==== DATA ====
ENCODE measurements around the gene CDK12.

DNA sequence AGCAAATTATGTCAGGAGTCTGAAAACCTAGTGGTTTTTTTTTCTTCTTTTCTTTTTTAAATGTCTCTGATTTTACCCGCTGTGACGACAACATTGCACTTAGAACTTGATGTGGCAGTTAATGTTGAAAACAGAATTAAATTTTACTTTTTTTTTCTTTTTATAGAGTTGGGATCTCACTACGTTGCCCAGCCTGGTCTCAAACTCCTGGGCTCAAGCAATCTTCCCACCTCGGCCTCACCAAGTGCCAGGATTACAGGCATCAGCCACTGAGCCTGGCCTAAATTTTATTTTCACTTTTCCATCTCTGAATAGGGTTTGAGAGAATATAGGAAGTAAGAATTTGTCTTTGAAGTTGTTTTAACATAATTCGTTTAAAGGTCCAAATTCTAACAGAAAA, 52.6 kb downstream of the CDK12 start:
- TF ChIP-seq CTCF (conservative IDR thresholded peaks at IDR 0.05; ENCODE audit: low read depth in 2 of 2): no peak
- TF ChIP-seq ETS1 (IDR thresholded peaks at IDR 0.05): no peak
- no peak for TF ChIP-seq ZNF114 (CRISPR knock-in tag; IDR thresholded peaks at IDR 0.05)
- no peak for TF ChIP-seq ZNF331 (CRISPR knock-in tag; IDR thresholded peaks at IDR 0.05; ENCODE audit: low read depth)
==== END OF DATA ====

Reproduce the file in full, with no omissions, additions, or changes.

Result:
ENCODE measurements around the gene CDK12.

DNA sequence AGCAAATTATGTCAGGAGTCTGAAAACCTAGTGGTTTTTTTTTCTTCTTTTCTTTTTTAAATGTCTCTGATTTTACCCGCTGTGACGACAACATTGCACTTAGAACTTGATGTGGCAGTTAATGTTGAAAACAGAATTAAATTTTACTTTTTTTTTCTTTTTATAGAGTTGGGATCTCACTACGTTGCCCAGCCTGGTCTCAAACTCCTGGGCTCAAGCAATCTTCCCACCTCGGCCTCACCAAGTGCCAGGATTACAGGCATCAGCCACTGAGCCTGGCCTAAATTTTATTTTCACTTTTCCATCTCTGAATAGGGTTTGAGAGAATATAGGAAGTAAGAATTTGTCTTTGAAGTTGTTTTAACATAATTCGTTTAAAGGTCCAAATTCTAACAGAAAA, 52.6 kb downstream of the CDK12 start:
- TF ChIP-seq CTCF (conservative IDR thresholded peaks at IDR 0.05; ENCODE audit: low read depth in 2 of 2): no peak
- TF ChIP-seq ETS1 (IDR thresholded peaks at IDR 0.05): no peak
- no peak for TF ChIP-seq ZNF114 (CRISPR knock-in tag; IDR thresholded peaks at IDR 0.05)
- no peak for TF ChIP-seq ZNF331 (CRISPR knock-in tag; IDR thresholded peaks at IDR 0.05; ENCODE audit: low read depth)